'The Irish performed there the most important piece of service for Louis XIV, that, perhaps, any King of France ever received from so small a body of men since the foundation of that monarchy. This action by the Irish, by any impartial way of reasoning, saved the whole French army in Italy.'
-- The English writer Forman, remarking on the battle of Cremona
'The iron-nerved, iron-willed fighter from Arizona ... a staunchly loyal and generous friend. ... he, alone among his comrades, was a visionary, an articulate emotionalist ... He was less apt to tell tales of his hard and stormy past than he was to speak of the mysteries which lie behind courage, and fear, and love.'
-- Teddy Roosevelt describing William "Buckey" O'Neill
'Count Dillon, we knew you to be a brave and able soldier, but we were not aware that you were so good a lawyer. We have investigated and have confirmed all your judgments, and all your decrees delivered during your government.'
-- The British Lord Chancellor to Arthur Dillon after the isle of St. Kitts was returned to the British by treaty at the end of the American Revolution
February - Feabhra
1, 1878 - Thomas MacDonagh (Poet, revolutionary - Cloughjordan, Co. Tipperary.)
2, 1860 - William O. "Buckey" O'Neill (Rough Rider, Span-Am War - Ireland)
2, 1882 - James Joyce (Author - Dublin)
2, 1895 - John Ford (Movie Director)
2, 1911 - Richard "Killer" O'Kane (US Navy MOH winner - Dover, NH)
3, 1793 - Charles Stewart McCauley (Commodore, U.S. Navy, Civil War, Philadelphia, PA)
4, 1868 - Constance Markievicz (Revolutionary - London, England)
January - Eanáir
31, 1881 - Ladies Land League launched in Ireland.
31, 1913 - The Ulster Volunteer Force is founded by the Unionist Council.
February - Feabhra
1, St. Brigid's Day.
1, 1315 - Edward the Bruce of Scotland and his Irish allies win the battle of Skerries in Kildare.
1, 1702 - Irish Brigade of France fights at the battle of Cremona.
1, 1796 - Theobald Wolf Tone, United Irish leader, arrives in France seeking assistance.
2, 1880 - Charles S. Parnell addresses the U.S. Congress.
2, 1918 - Former Heavyweight champion John L. Sullivan dies.
2, 1921 – The North Longford Flying Column, Irish Volunteers, ambush a convoy of RIC Auxiliaries in Clonfin, County Longford, killing 4.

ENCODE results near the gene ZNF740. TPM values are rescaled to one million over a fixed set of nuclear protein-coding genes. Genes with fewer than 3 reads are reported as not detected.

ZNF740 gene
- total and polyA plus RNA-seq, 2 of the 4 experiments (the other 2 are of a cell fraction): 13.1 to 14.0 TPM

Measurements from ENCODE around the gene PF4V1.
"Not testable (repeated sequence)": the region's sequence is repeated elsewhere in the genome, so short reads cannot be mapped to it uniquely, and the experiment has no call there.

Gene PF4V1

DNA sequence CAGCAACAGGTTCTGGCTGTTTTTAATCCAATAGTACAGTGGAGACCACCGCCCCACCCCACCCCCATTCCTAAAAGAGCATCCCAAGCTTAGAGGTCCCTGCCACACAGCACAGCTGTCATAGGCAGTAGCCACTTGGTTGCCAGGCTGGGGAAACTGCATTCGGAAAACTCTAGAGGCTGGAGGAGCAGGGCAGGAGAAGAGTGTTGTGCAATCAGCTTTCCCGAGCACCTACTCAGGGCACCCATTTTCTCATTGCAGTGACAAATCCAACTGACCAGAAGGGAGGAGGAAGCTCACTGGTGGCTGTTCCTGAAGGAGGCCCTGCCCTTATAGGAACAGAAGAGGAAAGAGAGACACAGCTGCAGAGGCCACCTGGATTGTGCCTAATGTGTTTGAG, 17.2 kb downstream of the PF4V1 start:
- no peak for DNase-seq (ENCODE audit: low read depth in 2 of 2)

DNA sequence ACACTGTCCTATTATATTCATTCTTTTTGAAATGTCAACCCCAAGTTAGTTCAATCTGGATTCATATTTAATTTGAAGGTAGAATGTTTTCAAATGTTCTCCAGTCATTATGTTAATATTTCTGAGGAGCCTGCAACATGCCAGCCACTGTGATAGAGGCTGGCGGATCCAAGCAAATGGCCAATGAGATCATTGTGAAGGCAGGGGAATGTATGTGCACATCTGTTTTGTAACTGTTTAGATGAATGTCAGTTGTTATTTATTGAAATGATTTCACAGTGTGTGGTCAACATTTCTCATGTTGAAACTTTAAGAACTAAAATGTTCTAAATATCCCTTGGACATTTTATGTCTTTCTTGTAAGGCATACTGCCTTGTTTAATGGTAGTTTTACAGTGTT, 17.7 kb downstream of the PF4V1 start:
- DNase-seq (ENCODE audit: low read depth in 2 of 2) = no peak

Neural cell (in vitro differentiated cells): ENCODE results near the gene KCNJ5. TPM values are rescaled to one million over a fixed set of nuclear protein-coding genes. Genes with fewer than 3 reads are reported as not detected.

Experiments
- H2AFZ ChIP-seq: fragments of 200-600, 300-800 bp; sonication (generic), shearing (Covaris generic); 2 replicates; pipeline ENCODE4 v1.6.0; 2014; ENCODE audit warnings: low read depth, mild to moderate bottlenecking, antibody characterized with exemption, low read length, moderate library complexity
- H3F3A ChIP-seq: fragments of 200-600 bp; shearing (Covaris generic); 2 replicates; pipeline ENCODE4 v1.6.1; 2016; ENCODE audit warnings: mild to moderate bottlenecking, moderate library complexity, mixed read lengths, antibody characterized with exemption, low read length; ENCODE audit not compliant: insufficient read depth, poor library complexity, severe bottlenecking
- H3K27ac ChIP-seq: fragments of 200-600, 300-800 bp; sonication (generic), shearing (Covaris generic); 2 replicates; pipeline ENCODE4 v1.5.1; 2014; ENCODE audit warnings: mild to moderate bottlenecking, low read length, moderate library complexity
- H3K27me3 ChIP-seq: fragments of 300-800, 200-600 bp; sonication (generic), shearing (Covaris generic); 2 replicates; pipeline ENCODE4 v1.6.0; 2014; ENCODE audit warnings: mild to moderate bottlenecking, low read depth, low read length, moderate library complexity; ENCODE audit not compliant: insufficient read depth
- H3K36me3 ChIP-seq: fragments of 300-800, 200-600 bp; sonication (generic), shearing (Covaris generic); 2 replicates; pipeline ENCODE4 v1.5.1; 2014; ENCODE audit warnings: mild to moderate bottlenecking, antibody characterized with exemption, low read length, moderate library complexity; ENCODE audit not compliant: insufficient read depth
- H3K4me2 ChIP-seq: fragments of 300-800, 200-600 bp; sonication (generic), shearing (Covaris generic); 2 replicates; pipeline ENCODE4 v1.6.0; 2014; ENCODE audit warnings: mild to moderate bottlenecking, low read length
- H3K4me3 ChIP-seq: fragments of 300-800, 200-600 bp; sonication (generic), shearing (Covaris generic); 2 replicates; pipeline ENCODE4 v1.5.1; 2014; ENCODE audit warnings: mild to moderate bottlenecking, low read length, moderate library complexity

2, 1922 - James Joyce's "Ulysses" published in Paris.
2, 1942 - Lts John F. Fitzgerald and James F. McCarthy fly the first two B-25s off the USS WASP to begin Doolittle's Tokyo.
3, 1537 - Lord Thomas Fitzgerald and his five uncles hung drawn and quartered at Tyburn.
3, 1801 - PM Pitt resigns over Royal veto on Catholic emancipation.
3, 1881 - Irish Land League organizer Michael Davitt is arrested.
3, 1896 - Lady Jane Wilde - Speranza of the Nation, Mother of Oscar - dies in London.
3, 1917 - The first Sinn Fein candidate for an MP seat, Count Plunkett,, father of Easter Rising martyr Joseph Plunkett, is elected in the North Roscommon bye-election and starts their tradition of refusing to sit in the British Parliament.
3, 1919 - Harry Boland and Michael Collins engineer Eamon de Valera's escape from Lincoln Jail in England.
3, 1921 - East Limerick and Mid-Limerick Volunteers kill 11 RIC and Black & Tans in ambush at Dromkeen, Co. Limerick.
4, 1860 - Spanish Gen. Leopoldo O'Donnell wins the battle of Tétouan in war against Morocco.
5, 1733 - Arthur Dillon, son of the 7th Viscount Dillon, first commander of Dillon's regiment, Irish Brigade of France, dies at St. Germain-en-Laye, France.
5, 1969 – Thomas P. Noonan (Medal of Honor) is killed attempting to save a comrade in the A Shau Valley, Republic of Vietnam.
6, 1685 - Coronation of King James II.
6, 1971 - First British soldier killed by Provos.